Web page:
The practice is bigamy at best, and unfair to women who deserve husbands of their own. I also suspect that it is one reason why our sex does not yet vote in Hiwassee. Nevertheless, considerable progress against racial prejudice has been made in recent years. Free men of color were granted the right to vote and sit on juries thirty years ago, a result of a general threat to leave our country if those rights were not granted. This privilege did nothing to end bondage, however, as the most prominent of the free men of color were hardly colored at all, and owned as many slaves as their white counterparts.

And yet we have prospered. We have built new villages, erected dams and levees, and produce many new manufactures. We have discovered iron and other useful materials. These seemed sufficient to our needs, or so we thought.

And we have enjoyed uninterrupted peace. This land is so large, and people so few and far apart, that war and brigandage are hardly possible. Outsiders occasionally drop by, riding camels or paddling canoes, and telling strange stories of faraway peoples. They trade their metals for ours, which were of entirely different compositions. On occasion, they bring furs or camels to sell. They are Germans, Scotsmen, and Hindoos, and men who call themselves Romans, although that hardly seems possible. (Some of the traders bring books on such matters as science, medicine, and the useful arts. We study those volumes and copy them diligently, but often their information appears contradictory or impossible to believe - men on the moon, indeed!)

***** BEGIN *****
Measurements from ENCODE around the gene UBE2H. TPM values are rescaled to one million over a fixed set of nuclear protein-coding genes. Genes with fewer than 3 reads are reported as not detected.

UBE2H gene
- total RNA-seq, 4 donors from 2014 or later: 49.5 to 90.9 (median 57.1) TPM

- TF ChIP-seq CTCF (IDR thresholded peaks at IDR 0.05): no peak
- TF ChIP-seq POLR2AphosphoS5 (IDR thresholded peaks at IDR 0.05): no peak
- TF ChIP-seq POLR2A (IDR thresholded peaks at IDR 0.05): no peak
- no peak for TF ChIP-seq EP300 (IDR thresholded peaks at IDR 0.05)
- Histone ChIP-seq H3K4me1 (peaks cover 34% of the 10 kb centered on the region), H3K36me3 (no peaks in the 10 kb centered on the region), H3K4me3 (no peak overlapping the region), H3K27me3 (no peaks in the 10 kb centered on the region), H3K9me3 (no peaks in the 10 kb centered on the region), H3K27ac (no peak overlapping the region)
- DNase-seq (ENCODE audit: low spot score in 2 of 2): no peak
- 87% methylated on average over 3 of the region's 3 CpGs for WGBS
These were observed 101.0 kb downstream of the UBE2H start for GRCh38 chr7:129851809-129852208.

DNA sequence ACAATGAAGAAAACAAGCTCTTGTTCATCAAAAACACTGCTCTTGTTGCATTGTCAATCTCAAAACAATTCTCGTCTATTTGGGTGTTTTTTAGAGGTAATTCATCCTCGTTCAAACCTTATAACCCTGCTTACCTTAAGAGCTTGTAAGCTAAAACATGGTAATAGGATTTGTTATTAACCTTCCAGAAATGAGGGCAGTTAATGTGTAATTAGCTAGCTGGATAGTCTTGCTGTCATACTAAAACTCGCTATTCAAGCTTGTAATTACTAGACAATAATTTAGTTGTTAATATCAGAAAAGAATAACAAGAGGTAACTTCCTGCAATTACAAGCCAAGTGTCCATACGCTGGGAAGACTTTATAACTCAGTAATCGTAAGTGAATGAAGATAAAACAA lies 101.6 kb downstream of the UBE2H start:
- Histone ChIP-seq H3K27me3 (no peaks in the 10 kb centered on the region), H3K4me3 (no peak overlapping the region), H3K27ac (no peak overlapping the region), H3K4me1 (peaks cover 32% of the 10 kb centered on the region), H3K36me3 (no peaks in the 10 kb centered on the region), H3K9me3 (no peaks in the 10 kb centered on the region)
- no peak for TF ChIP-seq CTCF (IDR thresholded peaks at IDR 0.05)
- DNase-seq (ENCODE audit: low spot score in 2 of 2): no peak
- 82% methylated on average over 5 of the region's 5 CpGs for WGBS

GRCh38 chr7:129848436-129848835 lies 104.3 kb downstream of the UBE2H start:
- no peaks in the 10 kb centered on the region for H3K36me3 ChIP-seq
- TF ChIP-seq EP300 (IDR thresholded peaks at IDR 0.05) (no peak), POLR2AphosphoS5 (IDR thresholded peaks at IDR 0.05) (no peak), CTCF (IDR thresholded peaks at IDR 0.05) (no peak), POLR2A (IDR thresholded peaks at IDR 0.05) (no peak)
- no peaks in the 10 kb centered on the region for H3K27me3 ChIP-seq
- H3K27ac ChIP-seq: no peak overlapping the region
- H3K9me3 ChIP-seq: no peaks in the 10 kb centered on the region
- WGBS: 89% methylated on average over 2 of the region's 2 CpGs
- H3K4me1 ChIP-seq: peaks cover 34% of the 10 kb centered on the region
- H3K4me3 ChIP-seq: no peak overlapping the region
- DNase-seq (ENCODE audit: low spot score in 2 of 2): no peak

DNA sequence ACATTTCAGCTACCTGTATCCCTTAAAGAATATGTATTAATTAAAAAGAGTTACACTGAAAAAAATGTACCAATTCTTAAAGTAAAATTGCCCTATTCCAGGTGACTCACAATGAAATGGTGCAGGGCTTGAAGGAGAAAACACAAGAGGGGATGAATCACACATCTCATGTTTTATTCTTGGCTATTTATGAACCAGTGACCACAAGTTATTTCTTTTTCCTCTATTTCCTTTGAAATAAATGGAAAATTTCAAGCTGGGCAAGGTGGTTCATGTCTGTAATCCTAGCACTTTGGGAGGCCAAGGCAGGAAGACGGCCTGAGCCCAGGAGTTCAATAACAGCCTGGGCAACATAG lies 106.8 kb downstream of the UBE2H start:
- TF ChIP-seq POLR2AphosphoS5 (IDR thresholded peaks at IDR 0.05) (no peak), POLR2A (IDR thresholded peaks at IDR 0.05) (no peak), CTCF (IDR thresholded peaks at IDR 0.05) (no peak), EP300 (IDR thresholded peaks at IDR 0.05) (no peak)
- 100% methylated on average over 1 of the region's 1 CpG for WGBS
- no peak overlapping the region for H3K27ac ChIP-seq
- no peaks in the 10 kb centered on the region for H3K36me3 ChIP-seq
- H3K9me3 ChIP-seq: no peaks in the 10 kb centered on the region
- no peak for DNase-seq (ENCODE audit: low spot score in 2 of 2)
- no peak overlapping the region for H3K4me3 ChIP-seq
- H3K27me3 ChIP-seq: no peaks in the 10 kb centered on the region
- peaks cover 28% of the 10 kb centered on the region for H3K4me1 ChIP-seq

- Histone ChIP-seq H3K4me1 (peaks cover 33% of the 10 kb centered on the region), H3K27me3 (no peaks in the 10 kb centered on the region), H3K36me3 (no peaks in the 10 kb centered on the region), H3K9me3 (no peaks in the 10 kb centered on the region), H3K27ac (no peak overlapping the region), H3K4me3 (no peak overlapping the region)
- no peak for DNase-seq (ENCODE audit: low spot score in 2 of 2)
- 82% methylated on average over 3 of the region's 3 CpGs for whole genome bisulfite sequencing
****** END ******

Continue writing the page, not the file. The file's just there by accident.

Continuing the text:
Then, last spring, a nightmare arrived, with a thundering wind, and a sudden coldness of the body. The sensations passed quickly, but the consequences have been with us ever since. We are no longer physically isolated from the rest of humanity, but instead possessed neighbors. These neighbors are wise in the ways of mechanical devices, but despise us with a passion that most of us found all but impossible to fathom.

A full copy of "South and North" is available upon request by Email

Author says to view guest historian's comments on this thread please visit the Today in Alternate History web site.

Other Stories by Stan Brin

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Zach Timmons, Alternative History of Today in Alternate History, a Daily Updating Blog of Important Events In History That Never Occurred Today. Follow us on Facebook, Myspace and Twitter.

Imagine what would be, if history had occurred a bit differently. Who says it didn't, somewhere? These fictional news items explore that possibility. Possibilities such as America becoming a Marxist superpower, aliens influencing human history in the 18th century and Teddy Roosevelt winning his 3rd term as president abound in this interesting fictional blog.